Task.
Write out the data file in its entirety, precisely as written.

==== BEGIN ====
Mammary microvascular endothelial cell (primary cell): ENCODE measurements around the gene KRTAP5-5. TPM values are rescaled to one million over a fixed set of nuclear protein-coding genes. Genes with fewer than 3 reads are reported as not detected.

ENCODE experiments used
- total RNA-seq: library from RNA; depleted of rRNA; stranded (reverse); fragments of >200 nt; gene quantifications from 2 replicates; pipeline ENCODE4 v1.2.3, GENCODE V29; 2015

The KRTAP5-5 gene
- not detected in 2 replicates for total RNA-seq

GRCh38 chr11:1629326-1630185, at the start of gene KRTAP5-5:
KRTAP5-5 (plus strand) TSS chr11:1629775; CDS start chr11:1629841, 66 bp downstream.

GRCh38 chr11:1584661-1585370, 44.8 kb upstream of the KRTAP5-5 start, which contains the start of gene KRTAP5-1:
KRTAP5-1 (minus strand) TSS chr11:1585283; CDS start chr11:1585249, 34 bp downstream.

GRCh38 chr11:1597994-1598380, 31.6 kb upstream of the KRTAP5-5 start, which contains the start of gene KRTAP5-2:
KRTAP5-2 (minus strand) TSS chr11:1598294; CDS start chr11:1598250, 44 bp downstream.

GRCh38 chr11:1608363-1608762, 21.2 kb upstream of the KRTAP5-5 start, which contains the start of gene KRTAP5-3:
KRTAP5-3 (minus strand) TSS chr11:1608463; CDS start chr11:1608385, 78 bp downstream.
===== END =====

Mammary microvascular endothelial cell (primary cell): ENCODE measurements around the gene KRTAP5-5. TPM values are rescaled to one million over a fixed set of nuclear protein-coding genes. Genes with fewer than 3 reads are reported as not detected.

ENCODE experiments used
- total RNA-seq: library from RNA; depleted of rRNA; stranded (reverse); fragments of >200 nt; gene quantifications from 2 replicates; pipeline ENCODE4 v1.2.3, GENCODE V29; 2015

The KRTAP5-5 gene
- not detected in 2 replicates for total RNA-seq

GRCh38 chr11:1629326-1630185, at the start of gene KRTAP5-5:
KRTAP5-5 (plus strand) TSS chr11:1629775; CDS start chr11:1629841, 66 bp downstream.

GRCh38 chr11:1584661-1585370, 44.8 kb upstream of the KRTAP5-5 start, which contains the start of gene KRTAP5-1:
KRTAP5-1 (minus strand) TSS chr11:1585283; CDS start chr11:1585249, 34 bp downstream.

GRCh38 chr11:1597994-1598380, 31.6 kb upstream of the KRTAP5-5 start, which contains the start of gene KRTAP5-2:
KRTAP5-2 (minus strand) TSS chr11:1598294; CDS start chr11:1598250, 44 bp downstream.

GRCh38 chr11:1608363-1608762, 21.2 kb upstream of the KRTAP5-5 start, which contains the start of gene KRTAP5-3:
KRTAP5-3 (minus strand) TSS chr11:1608463; CDS start chr11:1608385, 78 bp downstream.